Beyerdynamic DT 1770 Pro Hands-On: Musical Masterpiece

BERLIN - Beyerdynamic has long been one of the leaders when it comes to excellence in audio, but its new DT 1770 Pro headphones kicks that tradition up an octave. At an estimated $599, it’s not cheap, but for audiophiles looking for superior closed back headphone performance, the money should be well worth it.

Based on upon its classic DT 770 reference cans, the 1770 brings improved audio, thanks to Beyerdynamic Tesla technology. The tech uses giant magnets to produce a high-density field, which allows for faster reactions from the voice coils and driver. The result: cleaner audio with much less distortion.

A close-up of the DT 1770 Pro's Tesla drivers

A close-up of the DT 1770 Pro's Tesla drivers

The stealthy matte black cans feature a baby-soft leather cushion in the headband and velvety velour cups, which should make wearing the 13.6-ounce 1770 Pros for long periods a time a complete non-issue. Even during my limited use on the Showstoppers floor at IFA, the super comfy fit made taking off the 1770’s a more difficult prospect than I imagined. 

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When I tested the headphones with a wide variety of music, from Eric Clapton to Bach, the 1770’s never stepped wrong once. The ambient noise reduction made the incredibly high dynamic range of these headphones shine, even with the ruckus going on in the background.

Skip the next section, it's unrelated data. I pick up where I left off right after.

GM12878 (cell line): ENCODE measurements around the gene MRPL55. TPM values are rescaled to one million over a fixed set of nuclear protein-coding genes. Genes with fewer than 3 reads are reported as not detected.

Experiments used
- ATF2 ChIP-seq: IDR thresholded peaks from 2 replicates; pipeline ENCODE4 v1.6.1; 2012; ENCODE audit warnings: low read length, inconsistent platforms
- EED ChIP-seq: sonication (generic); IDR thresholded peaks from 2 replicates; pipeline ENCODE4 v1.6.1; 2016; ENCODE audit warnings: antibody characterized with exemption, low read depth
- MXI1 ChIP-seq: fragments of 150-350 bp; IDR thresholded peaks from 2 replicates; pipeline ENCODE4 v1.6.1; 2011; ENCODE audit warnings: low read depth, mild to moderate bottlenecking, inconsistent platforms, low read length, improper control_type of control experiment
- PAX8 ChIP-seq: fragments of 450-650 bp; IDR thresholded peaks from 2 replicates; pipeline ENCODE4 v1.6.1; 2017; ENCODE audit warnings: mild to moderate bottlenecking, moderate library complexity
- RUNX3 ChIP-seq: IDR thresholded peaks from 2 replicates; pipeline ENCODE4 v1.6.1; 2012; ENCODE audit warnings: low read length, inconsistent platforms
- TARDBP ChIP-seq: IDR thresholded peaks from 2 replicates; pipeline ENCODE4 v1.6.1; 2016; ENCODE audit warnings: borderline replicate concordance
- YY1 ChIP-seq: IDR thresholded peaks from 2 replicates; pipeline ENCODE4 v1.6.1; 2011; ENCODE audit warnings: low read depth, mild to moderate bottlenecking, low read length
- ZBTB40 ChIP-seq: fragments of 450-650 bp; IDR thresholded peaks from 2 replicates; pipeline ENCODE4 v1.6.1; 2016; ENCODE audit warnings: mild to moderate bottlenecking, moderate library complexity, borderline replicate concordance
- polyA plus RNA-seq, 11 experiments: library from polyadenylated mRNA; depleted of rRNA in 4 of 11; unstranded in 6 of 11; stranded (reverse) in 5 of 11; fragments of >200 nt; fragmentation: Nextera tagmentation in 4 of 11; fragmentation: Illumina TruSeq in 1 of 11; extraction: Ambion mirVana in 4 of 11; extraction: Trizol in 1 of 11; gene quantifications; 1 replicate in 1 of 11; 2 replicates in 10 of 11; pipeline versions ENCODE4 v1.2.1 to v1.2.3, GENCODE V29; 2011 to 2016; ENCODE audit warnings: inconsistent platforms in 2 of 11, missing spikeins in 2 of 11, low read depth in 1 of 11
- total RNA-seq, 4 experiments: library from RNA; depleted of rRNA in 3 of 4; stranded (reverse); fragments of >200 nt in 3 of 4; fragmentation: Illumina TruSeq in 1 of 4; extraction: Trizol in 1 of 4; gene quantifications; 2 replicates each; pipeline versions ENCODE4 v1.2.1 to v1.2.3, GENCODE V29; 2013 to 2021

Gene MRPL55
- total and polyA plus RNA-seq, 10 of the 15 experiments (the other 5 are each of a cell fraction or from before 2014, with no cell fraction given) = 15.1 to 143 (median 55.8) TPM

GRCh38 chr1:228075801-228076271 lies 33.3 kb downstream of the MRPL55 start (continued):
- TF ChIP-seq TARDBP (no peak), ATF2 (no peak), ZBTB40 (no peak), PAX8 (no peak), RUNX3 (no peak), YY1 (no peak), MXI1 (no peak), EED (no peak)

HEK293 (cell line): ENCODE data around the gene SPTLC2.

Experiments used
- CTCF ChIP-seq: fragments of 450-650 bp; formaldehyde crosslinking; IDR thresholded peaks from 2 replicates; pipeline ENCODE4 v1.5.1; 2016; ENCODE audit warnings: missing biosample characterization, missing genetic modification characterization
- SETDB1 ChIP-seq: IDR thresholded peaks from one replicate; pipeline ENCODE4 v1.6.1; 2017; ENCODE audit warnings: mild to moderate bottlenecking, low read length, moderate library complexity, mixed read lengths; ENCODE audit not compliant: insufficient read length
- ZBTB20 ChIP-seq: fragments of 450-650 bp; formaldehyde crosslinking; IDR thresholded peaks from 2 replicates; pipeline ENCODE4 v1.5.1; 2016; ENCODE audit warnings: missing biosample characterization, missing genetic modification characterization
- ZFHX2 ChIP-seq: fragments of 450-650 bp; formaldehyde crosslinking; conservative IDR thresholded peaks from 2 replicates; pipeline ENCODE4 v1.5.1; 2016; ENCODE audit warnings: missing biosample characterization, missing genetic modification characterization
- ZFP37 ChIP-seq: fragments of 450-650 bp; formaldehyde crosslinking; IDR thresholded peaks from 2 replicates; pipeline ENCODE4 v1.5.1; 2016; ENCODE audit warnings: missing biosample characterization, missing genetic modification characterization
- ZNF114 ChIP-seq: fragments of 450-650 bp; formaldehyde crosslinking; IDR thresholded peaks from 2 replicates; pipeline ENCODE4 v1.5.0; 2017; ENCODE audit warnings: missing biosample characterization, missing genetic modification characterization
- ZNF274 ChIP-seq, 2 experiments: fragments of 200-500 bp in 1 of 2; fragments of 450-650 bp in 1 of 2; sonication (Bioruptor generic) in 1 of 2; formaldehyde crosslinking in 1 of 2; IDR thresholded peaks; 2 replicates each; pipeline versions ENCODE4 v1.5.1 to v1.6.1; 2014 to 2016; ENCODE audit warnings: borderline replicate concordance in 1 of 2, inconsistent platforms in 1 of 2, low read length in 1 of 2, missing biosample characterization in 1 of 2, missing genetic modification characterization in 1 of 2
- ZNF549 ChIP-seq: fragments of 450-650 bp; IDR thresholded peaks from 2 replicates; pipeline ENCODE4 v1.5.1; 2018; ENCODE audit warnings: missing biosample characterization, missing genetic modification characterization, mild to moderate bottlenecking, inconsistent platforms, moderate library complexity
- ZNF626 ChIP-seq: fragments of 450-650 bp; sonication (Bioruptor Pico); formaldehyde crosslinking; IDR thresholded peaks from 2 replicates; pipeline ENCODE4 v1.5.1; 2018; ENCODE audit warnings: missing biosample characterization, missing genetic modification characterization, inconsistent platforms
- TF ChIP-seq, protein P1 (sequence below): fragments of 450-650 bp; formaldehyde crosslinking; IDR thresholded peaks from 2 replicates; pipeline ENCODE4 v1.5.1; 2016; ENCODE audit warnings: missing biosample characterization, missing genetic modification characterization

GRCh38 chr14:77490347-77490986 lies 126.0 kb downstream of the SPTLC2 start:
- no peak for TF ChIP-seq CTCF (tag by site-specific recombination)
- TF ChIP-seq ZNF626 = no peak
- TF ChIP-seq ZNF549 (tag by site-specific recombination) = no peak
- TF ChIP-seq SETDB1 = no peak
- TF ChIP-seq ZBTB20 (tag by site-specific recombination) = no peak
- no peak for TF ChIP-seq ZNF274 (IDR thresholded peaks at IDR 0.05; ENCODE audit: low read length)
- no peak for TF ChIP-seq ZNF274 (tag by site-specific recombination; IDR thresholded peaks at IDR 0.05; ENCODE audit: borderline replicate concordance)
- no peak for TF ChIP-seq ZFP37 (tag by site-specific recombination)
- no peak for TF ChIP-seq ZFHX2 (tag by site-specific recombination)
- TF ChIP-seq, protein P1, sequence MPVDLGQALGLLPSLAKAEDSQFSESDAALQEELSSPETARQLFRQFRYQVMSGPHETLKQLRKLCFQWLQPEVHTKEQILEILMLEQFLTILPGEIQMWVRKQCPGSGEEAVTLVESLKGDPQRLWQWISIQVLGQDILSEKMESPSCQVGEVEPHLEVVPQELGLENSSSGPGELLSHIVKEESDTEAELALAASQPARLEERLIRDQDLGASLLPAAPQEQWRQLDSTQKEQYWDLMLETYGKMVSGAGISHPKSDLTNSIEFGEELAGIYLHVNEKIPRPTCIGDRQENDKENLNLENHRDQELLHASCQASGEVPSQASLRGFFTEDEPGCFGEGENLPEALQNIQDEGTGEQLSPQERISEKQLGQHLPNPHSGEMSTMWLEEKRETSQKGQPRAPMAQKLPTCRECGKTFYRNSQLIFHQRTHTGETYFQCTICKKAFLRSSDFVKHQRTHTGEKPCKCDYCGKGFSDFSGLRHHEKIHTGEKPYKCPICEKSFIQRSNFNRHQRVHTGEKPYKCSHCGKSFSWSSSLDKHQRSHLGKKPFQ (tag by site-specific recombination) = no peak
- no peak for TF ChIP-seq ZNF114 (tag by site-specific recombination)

When I handed the headphones over to fellow Tom’s Guide writer Marshall Honorof, his reaction to the rich bass notes of Bach’s “Keyboard concerto in D minor” was like a shot in the dark. Even with his distaste for clichés, he said the DT 1770 Pros took the Bach’s soulful composition to new levels.

For the audiphiles out there, the DT 1770 Pros feature a nominal impedance of 250 ohms, a frequency response between 5 and 40,000 H, and max sound pressure level of 125 decibels. Included in the box is a 3-meter straight cord and a 5-meter coiled cord, which both feature a lockable mini-XLR connector.

Despite the $599 price tag, the DT 1770 Pros are actually the least expensive of Beyerdynamics three Tesla headphones. The open backed T1 and the AK T8iE cost a nearly ludicrous $1,100 and $999, respectively, making the 1770’s a relative bargain.

So for those of you who are hoping to get the DT 1770 Pro’s as a gift, at least you can frame it by asking for the cheapest Tesla-powered headphones. With quality like this, it’s definitely worth a try.

Sam is a Senior Writer at Engadget and previously worked at Gizmodo as a Senior Reporter. Before that, he worked at Tom's Guide and Laptop Mag as a Staff Writer and Senior Product Review Analyst, overseeing benchmarks and testing for countless product reviews. He was also an archery instructor and a penguin trainer too (really).